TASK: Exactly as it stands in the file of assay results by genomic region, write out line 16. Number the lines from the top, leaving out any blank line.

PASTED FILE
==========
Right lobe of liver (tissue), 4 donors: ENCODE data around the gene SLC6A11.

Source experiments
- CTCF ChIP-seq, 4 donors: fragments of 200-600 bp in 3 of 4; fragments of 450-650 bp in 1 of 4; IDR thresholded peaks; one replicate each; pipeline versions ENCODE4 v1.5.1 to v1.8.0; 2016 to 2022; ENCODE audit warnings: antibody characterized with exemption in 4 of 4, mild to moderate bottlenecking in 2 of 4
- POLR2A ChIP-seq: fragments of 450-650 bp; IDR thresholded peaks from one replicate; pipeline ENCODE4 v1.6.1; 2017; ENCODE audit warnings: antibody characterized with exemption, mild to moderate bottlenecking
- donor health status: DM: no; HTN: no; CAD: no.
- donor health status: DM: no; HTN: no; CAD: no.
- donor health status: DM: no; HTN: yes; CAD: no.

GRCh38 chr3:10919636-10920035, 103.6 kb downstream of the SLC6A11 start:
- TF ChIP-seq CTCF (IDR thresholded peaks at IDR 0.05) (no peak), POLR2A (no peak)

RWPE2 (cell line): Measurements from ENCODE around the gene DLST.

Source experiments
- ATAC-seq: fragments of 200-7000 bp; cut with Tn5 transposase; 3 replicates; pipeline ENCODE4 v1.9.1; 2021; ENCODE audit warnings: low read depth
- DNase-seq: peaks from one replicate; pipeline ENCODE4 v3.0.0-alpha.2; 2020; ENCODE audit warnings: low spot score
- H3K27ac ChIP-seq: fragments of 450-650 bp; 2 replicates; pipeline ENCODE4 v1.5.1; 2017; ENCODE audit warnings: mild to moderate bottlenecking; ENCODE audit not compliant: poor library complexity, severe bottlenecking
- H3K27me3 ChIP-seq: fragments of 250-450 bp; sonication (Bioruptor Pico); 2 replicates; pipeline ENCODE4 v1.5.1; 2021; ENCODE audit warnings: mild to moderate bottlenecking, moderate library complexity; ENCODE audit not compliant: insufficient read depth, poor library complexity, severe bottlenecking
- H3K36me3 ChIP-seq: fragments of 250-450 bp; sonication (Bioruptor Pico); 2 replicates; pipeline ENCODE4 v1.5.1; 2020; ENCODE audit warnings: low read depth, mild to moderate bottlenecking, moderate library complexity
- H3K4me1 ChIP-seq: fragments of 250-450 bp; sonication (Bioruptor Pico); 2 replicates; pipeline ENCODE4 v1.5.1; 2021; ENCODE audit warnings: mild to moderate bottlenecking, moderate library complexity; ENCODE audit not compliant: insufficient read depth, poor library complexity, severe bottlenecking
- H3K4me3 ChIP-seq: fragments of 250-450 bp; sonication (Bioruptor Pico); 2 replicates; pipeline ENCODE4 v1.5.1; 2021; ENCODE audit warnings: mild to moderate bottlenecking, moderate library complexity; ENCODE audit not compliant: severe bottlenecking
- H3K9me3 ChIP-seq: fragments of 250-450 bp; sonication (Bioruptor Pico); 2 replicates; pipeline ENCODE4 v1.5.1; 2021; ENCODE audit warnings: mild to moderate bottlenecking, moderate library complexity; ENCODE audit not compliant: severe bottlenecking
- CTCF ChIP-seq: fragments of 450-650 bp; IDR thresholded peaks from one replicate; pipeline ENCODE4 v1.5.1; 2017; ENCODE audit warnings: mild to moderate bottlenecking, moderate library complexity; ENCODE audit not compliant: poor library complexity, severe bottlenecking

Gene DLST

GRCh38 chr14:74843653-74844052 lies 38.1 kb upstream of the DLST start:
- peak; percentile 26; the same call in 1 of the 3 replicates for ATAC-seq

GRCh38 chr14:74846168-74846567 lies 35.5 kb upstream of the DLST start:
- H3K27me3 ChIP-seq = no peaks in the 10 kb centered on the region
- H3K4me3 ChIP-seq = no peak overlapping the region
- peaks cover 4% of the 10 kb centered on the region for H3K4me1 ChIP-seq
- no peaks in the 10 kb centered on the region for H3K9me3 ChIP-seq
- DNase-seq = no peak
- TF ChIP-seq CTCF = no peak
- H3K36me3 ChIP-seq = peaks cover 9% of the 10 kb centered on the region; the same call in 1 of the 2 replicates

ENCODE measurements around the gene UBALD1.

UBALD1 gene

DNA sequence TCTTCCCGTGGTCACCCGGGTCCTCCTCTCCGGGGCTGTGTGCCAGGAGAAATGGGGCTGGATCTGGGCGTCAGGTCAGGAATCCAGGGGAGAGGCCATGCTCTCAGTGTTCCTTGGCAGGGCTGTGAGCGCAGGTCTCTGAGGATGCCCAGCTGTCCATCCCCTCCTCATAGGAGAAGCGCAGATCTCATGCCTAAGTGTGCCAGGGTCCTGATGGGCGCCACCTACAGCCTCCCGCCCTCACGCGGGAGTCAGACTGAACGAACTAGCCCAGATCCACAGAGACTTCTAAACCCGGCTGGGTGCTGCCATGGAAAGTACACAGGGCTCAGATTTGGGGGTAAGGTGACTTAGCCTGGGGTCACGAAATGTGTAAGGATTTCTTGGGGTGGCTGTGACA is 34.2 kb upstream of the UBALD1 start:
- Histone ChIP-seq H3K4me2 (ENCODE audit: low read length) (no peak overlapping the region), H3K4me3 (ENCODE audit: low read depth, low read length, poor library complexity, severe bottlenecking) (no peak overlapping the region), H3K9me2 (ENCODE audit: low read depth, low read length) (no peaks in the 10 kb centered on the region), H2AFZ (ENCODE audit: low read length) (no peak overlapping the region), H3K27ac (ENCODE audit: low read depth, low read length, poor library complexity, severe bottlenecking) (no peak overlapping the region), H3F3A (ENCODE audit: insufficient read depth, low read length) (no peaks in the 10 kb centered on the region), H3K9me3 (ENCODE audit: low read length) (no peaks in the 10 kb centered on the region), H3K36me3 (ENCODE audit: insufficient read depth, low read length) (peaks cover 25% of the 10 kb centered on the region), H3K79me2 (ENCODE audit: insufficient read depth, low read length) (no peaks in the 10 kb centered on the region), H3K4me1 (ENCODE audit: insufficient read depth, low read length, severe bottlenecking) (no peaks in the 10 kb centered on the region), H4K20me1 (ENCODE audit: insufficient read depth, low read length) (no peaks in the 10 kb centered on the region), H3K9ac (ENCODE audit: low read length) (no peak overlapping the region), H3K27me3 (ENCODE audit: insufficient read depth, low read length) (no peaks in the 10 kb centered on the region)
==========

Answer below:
- H3K36me3 ChIP-seq: fragments of 250-450 bp; sonication (Bioruptor Pico); 2 replicates; pipeline ENCODE4 v1.5.1; 2020; ENCODE audit warnings: low read depth, mild to moderate bottlenecking, moderate library complexity